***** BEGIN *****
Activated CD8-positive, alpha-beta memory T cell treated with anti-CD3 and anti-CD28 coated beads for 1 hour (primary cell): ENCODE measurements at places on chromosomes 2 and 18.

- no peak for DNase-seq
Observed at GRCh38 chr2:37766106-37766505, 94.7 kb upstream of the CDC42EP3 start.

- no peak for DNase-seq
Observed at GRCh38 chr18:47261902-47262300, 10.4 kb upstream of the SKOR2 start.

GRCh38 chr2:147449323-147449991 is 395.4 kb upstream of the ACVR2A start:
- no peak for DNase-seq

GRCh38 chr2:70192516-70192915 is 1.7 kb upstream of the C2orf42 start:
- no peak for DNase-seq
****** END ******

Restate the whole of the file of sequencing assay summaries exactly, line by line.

Activated CD8-positive, alpha-beta memory T cell treated with anti-CD3 and anti-CD28 coated beads for 1 hour (primary cell): ENCODE measurements at places on chromosomes 2 and 18.

- no peak for DNase-seq
Observed at GRCh38 chr2:37766106-37766505, 94.7 kb upstream of the CDC42EP3 start.

- no peak for DNase-seq
Observed at GRCh38 chr18:47261902-47262300, 10.4 kb upstream of the SKOR2 start.

GRCh38 chr2:147449323-147449991 is 395.4 kb upstream of the ACVR2A start:
- no peak for DNase-seq

GRCh38 chr2:70192516-70192915 is 1.7 kb upstream of the C2orf42 start:
- no peak for DNase-seq